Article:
Rishi Sunak has been given a big boost in the Tory leadership race by winning the backing of the figure seen as the party’s ‘Mr North’.
Ben Houchen, the influential Tees Valley mayor, had criticised the failure of the contest to guarantee that Boris Johnson’s pledge to ‘level up’ the country will be carried forward.
Now Mr Houchen is endorsing the former chancellor as “a friend of the North” after securing a commitment to extend devolution deals with possible future freedoms over business rates and post-16 education.
He also praised the creation of the first ever Treasury campus outside of London, in Darlington, and Mr Sunak’s championing of tax-slashing freeports.
“I am delighted to give him my backing to become the leader of our party and the next prime minister of our great nation,” Mr Houchen said.
“During his time in government, Rishi showed unwavering support for Teesside, Darlington and Hartlepool. As chancellor, he played a huge role in the transformation of our region.
“The relocation of civil service jobs from London to Darlington is giving local people the opportunity to forge rewarding careers in the heart of government, without having to leave the place they call home.”
Mr Sunak remains the favourite candidate of Conservative MPs, ahead of further ballots from Monday to whittle down the five surviving candidates to a final two by Wednesday.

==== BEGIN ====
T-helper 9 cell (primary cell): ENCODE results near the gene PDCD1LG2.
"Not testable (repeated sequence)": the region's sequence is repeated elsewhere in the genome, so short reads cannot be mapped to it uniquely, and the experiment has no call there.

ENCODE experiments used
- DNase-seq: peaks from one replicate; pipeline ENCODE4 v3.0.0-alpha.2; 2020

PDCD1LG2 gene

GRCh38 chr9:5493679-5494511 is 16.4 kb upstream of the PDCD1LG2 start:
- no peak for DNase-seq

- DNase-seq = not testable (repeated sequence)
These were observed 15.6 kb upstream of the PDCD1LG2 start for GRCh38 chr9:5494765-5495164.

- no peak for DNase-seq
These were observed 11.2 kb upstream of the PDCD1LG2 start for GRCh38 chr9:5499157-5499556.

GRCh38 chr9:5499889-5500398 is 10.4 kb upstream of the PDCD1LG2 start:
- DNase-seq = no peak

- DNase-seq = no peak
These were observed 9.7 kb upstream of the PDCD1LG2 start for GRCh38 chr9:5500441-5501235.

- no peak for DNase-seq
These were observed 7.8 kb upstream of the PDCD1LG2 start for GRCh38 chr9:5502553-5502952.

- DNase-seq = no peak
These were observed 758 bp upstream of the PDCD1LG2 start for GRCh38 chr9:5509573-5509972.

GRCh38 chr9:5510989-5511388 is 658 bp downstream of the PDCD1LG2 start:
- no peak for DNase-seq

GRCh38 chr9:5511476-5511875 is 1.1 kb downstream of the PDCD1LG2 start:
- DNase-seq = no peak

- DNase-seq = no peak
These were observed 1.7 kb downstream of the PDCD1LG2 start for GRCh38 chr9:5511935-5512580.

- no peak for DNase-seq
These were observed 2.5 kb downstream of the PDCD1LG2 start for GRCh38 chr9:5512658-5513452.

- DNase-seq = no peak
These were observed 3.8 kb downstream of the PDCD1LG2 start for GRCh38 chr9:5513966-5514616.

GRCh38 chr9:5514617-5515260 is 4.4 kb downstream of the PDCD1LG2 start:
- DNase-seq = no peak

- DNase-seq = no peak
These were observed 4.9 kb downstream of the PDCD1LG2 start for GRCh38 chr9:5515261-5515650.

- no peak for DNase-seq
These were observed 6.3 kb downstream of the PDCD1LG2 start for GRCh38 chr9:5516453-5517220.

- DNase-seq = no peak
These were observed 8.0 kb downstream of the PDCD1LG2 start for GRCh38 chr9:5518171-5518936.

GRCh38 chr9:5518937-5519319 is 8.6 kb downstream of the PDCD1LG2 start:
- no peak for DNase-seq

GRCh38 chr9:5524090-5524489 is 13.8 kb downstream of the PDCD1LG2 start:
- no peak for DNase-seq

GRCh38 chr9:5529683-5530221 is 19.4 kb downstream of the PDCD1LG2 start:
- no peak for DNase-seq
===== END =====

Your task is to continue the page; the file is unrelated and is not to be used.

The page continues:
But the winner will then be chosen by the 180,000-odd Tory members – who back Penny Mordaunt, according to a bombshell poll – before Mr Johnson leaves Downing Street on 6 September.
The retention of so-called ‘Red Wall seats’, snatched from Labour in 2019 partly because of Mr Johnson’s levelling up promises, will be crucial to the party’s hopes of staying in power.
As chancellor, Mr Sunak brought in the £4.8bn Levelling Up Fund, which has allowed local leaders to fund small-scale projects despite massive council cuts.
However, the National Audit Office criticised it and the separate £3.2bn Towns Fund for picking projects too small to revive poorer areas and failing to analyse “what works”.
There has also been criticism of “pork barrel politics” as allocations from the two funds have favoured Conservative areas – for voter-friendly schemes such as libraries and leisure centres.
The leafy Richmondshire borough – which falls within Mr Sunak’s North Yorkshire seat – was given higher priority for the Levelling Up fund than struggling Barnsley.
Meanwhile, the Treasury’s own watchdog concluded that freeports – which enjoy controversial tax breaks to “generate trade and jobs” – will fail to boost the economy overall.
On a visit to the Teesside freeport, Mr Sunak said: “I believe I’m the candidate who can bring opportunity and prosperity in northern powerhouses like Teesside, and restore trust in government, so we can rebuild our economy together.”